If a jazz festival was just a shot here and a shot there, then it would be the Olympus Pens for sure. The image quality is amazingly good and rivals the Nikons despite the bigger sensors in the Nikons but a jazz festival is all about the feeling of the night. It’s about capturing facial expressions in fading dusk or stage lights. It’s about pushing the shutter button and hearing the camera firing 5+ frame a second in short bursts or one shot at a time instantly recording what you’re seeing. The Pens aren’t quite so quick (although the new OM-5D looks amazing but this isn’t about equipment and if I bought it my wife would kill me.)
So if you wanted a purchase a reasonably priced camera that could shoot like the pros what would I suggest?
First stay away from most point-and-shoots as the sensors are too tiny plus their built-in zoom lenses are too slow (in other words they can’t create shots with really shallow depth of field. Yes the higher priced ones take great shots but they don’t shoot fast enough and the lenses are usually too slow.
Second look at the Sony NEX-3 or 5 series of cameras. A lot of folks like them a lot and they take interchangeable lenses including some fast primes.
BTW you can find the EP-1 discounted to as little as $200. Add a f2.8 17mm pancake lens for $300 and you’d be set to shoot street photography IMHO.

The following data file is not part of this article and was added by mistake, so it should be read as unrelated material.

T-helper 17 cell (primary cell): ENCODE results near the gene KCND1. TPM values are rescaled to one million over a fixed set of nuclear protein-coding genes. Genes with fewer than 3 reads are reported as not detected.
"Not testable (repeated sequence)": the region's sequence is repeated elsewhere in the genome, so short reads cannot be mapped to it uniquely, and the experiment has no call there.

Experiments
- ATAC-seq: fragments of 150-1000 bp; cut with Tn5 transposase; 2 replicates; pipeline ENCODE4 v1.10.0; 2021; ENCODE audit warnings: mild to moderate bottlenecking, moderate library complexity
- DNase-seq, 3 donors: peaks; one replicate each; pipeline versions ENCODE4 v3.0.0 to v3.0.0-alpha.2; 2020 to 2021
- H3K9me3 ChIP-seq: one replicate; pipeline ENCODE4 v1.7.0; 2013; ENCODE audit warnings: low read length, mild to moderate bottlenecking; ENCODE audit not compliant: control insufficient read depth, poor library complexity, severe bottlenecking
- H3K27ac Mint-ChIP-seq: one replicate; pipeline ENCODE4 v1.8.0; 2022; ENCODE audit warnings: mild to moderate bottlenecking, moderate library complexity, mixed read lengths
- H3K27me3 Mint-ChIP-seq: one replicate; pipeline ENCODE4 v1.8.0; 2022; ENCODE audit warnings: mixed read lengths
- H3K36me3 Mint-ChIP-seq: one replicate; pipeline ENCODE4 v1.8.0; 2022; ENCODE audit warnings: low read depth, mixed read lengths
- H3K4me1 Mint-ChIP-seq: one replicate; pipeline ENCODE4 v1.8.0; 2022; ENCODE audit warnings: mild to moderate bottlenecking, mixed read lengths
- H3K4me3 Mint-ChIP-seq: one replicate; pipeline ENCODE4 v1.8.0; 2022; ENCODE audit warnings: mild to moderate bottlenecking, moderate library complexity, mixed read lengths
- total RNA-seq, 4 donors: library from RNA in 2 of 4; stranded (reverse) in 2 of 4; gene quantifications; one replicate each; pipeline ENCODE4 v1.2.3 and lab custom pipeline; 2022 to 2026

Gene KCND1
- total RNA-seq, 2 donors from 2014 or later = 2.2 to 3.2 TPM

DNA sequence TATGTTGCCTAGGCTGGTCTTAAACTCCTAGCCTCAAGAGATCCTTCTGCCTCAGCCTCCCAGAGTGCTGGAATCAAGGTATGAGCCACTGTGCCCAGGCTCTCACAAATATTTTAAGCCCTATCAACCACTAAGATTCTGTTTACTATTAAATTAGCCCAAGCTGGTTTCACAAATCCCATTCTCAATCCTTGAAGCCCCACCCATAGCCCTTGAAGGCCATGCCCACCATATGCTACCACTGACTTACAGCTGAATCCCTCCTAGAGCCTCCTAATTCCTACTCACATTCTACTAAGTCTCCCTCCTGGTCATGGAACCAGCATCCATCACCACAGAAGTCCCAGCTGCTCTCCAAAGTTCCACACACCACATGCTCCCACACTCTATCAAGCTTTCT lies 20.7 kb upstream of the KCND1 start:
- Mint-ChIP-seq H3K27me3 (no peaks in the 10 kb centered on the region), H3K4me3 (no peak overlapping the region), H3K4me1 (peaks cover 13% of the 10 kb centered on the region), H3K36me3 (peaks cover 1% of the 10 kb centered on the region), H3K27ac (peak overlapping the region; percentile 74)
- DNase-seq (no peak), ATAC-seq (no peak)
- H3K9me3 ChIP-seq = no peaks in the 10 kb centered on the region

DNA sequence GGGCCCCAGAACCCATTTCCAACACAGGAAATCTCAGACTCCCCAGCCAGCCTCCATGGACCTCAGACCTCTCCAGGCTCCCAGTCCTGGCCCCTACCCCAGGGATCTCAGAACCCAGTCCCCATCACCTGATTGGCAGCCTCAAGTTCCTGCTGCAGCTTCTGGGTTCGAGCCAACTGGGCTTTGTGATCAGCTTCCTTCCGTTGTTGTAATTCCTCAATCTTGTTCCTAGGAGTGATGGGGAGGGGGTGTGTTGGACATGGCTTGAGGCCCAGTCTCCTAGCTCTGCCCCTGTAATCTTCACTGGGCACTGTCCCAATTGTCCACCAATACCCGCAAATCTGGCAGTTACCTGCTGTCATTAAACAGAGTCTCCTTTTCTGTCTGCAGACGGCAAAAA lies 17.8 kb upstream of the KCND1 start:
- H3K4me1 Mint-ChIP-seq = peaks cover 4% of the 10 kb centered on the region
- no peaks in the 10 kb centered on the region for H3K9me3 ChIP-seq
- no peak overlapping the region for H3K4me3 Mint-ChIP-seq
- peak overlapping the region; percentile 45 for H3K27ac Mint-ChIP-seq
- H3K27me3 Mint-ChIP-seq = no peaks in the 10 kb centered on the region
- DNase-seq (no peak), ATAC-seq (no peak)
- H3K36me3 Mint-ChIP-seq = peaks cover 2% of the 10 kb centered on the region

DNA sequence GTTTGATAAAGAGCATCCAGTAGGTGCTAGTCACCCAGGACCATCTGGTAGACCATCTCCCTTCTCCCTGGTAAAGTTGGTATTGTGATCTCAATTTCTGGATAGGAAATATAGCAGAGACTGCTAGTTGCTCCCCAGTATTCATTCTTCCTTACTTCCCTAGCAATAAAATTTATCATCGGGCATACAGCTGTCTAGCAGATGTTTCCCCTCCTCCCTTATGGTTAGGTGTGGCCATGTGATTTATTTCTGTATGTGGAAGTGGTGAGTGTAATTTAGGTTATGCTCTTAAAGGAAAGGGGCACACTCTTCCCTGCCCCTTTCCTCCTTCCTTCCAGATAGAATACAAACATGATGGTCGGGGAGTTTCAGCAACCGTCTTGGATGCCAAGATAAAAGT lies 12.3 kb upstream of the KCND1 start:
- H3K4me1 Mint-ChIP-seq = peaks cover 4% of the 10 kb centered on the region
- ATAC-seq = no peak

FujiFilm is offering some amazing new rangefinder cameras with the X100 with a non-interchangeable but very fast f2 35mm lens or X-Pro 1 which isn’t cheap at $1,700 and that’s just for the body but cheaper than a $7K Leica.
If I can only carry one camera with a fast lens which one would it be?
I’d want to pick a camera that would take interchangeable lenses. Who knows, perhaps I’ll attract more cash and a second lens would then be viable. And as much as I’d love it, I’m not paying $7K for a Leica. I’d be scared to carry it on the street.
So that leaves me with two choices: I’d keep my Olympus Pen (either one would do the job) with the f2.8 17mm pancake lens (I love this lens. It’s contrasty and focusing speed is pretty much instant.) or I’d be really tempted to look at the FujiFilm X-pro 1 with either the f2 18mm or preferably the f1.4 35mm lenses (or maybe both!).
But before I bought any new camera I’d want to go to the camera store and see if it fits in my hands. If it doesn’t feel right, then I won’t buy it.
And one last point, Tewfic uses a digital audio recorder and you should too. More on that later.